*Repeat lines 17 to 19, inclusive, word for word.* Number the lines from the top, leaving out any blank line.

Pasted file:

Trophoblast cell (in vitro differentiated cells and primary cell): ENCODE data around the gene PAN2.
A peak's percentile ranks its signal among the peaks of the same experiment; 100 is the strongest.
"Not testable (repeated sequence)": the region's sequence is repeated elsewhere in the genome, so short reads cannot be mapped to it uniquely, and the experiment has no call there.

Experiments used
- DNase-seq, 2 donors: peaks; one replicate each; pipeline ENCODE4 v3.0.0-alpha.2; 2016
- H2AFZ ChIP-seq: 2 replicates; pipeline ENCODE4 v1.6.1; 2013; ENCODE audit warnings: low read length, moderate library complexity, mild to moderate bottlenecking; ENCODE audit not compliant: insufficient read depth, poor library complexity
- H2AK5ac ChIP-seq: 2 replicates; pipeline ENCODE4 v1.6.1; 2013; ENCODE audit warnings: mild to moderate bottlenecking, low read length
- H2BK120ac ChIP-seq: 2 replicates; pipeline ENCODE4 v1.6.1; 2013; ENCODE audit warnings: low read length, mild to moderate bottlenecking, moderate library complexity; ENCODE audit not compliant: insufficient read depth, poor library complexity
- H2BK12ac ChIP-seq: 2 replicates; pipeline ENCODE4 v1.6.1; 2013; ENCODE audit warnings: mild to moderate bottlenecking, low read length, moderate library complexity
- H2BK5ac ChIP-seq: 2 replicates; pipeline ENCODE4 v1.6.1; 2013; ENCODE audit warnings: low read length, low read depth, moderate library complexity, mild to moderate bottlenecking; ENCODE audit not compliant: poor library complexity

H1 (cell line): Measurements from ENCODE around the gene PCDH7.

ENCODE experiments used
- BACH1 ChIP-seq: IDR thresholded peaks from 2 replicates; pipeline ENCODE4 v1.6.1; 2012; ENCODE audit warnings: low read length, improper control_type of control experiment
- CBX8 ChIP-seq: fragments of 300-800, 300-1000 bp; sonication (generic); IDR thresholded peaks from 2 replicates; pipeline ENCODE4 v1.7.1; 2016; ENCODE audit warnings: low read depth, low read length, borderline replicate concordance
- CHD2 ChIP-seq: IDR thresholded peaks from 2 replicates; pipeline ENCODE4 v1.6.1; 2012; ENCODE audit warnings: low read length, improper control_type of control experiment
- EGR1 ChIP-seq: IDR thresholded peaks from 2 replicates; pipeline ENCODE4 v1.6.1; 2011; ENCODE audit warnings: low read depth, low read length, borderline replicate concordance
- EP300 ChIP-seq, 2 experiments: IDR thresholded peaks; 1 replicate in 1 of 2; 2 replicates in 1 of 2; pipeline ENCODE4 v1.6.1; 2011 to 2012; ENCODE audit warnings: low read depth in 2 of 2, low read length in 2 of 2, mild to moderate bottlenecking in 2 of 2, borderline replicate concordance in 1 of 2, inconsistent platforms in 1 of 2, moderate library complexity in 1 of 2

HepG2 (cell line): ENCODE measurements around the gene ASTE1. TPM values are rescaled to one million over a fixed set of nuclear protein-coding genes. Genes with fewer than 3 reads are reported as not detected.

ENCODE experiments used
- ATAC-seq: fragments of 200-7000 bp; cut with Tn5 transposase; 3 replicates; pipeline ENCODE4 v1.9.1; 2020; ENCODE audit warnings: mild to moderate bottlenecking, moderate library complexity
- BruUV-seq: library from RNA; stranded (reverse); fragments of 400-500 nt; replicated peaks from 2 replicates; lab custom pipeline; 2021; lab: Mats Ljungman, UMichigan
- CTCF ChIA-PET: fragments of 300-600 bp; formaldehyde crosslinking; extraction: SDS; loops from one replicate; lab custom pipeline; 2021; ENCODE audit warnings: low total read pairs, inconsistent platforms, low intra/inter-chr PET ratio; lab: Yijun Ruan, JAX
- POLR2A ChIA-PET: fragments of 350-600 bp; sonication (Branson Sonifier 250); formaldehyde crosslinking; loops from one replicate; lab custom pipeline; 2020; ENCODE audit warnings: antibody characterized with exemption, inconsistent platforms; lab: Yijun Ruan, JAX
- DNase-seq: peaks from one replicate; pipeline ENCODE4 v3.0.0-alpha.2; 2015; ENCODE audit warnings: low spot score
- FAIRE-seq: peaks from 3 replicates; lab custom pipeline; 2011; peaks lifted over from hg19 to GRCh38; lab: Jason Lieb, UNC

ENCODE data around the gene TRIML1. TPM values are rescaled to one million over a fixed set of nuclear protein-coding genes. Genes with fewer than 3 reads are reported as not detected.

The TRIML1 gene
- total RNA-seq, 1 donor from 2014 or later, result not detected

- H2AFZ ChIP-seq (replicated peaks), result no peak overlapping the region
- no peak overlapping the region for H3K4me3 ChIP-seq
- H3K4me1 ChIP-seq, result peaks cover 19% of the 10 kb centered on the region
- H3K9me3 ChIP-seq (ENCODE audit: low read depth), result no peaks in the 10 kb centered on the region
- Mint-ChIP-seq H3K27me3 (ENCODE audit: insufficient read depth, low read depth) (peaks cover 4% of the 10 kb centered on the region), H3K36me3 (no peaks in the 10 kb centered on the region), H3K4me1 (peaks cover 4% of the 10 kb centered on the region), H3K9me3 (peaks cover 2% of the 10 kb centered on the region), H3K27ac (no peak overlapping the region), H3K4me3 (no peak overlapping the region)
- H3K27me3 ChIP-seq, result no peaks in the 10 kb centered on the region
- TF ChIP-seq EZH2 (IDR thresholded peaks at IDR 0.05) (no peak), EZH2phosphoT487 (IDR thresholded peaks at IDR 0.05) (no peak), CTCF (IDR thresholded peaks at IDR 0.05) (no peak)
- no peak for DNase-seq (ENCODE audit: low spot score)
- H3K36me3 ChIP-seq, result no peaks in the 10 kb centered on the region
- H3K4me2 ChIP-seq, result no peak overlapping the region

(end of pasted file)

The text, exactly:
- EP300 ChIP-seq, 2 experiments: IDR thresholded peaks; 1 replicate in 1 of 2; 2 replicates in 1 of 2; pipeline ENCODE4 v1.6.1; 2011 to 2012; ENCODE audit warnings: low read depth in 2 of 2, low read length in 2 of 2, mild to moderate bottlenecking in 2 of 2, borderline replicate concordance in 1 of 2, inconsistent platforms in 1 of 2, moderate library complexity in 1 of 2

HepG2 (cell line): ENCODE measurements around the gene ASTE1. TPM values are rescaled to one million over a fixed set of nuclear protein-coding genes. Genes with fewer than 3 reads are reported as not detected.

ENCODE experiments used